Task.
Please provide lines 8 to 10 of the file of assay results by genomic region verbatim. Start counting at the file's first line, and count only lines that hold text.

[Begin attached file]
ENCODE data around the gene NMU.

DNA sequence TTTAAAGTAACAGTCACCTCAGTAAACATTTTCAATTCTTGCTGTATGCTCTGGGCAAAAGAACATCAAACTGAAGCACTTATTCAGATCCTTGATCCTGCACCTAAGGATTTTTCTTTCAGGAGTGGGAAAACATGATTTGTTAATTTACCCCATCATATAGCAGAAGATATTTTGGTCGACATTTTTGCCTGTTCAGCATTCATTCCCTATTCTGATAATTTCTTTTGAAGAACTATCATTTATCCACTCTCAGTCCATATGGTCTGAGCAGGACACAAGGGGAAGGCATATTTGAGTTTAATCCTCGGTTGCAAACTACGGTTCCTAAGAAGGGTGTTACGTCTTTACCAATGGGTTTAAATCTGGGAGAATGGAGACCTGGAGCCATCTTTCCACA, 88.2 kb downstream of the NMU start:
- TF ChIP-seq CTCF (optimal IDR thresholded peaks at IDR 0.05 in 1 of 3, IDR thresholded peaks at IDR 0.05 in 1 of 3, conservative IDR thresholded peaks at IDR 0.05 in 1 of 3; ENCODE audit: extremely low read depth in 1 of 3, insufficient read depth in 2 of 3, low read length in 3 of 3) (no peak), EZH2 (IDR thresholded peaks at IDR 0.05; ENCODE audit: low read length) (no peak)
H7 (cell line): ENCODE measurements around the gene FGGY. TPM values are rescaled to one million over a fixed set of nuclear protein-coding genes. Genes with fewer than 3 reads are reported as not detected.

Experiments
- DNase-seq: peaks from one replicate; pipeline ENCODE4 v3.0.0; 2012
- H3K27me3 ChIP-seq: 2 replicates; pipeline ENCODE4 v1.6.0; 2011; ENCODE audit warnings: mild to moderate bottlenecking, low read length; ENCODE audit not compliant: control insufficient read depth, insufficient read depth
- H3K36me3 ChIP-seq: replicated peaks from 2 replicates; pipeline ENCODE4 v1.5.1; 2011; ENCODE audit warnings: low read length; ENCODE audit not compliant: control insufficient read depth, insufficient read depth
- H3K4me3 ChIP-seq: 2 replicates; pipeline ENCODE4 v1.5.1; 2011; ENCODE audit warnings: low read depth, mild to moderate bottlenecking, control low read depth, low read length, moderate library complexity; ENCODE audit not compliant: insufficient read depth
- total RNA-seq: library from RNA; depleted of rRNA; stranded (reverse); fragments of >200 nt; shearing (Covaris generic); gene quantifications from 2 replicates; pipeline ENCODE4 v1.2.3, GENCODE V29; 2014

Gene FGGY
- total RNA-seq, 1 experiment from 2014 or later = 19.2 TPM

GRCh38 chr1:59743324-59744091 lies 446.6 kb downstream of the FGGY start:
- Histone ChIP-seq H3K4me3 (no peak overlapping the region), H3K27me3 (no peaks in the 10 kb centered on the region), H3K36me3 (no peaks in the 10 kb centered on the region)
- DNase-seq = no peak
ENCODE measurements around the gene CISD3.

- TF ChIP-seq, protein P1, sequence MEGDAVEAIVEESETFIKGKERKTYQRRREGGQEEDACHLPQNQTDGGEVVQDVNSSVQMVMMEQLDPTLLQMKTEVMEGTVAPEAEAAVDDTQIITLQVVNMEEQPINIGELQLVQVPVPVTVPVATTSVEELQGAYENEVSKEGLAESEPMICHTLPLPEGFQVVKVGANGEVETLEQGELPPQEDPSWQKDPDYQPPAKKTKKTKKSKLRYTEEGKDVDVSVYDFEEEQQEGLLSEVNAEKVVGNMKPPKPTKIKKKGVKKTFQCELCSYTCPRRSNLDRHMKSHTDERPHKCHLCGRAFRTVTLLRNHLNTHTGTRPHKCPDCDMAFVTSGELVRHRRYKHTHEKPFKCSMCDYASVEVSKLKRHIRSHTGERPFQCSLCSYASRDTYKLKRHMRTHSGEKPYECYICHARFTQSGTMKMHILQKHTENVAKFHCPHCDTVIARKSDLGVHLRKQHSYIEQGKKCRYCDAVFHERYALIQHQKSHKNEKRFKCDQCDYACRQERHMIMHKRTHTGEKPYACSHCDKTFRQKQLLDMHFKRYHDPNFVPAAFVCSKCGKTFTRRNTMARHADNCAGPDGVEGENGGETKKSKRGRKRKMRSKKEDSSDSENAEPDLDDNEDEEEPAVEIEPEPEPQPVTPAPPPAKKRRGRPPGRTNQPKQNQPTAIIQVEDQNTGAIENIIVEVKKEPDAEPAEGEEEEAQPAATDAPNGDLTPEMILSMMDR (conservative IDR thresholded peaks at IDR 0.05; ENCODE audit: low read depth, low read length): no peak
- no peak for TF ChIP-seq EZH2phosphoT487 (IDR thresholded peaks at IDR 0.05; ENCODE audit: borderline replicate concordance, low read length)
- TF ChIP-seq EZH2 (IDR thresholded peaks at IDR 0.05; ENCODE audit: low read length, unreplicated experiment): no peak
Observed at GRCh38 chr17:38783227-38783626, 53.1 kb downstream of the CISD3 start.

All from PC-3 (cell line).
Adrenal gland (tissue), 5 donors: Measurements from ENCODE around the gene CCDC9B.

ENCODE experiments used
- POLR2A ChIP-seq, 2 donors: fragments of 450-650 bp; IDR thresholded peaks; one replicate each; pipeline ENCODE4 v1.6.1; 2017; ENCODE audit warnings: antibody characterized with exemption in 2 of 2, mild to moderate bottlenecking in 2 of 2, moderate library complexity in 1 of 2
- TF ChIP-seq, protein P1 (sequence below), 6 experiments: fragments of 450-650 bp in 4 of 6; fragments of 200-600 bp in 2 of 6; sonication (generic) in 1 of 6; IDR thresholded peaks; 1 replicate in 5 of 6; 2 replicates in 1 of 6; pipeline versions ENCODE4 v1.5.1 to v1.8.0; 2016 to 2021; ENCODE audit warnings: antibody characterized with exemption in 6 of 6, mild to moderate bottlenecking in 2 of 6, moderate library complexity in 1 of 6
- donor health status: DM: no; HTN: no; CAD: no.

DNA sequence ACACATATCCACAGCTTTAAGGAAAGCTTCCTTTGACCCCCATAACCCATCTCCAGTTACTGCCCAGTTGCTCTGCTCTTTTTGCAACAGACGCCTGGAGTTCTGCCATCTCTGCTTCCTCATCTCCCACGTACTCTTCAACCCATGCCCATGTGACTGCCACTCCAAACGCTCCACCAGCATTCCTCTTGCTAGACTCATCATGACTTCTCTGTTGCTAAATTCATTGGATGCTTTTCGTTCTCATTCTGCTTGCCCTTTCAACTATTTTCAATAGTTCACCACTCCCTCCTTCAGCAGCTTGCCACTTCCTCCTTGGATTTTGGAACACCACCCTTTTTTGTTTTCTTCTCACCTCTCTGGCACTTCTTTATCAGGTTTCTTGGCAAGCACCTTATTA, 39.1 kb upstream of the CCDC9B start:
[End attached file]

- H3K36me3 ChIP-seq: replicated peaks from 2 replicates; pipeline ENCODE4 v1.5.1; 2011; ENCODE audit warnings: low read length; ENCODE audit not compliant: control insufficient read depth, insufficient read depth
- H3K4me3 ChIP-seq: 2 replicates; pipeline ENCODE4 v1.5.1; 2011; ENCODE audit warnings: low read depth, mild to moderate bottlenecking, control low read depth, low read length, moderate library complexity; ENCODE audit not compliant: insufficient read depth
- total RNA-seq: library from RNA; depleted of rRNA; stranded (reverse); fragments of >200 nt; shearing (Covaris generic); gene quantifications from 2 replicates; pipeline ENCODE4 v1.2.3, GENCODE V29; 2014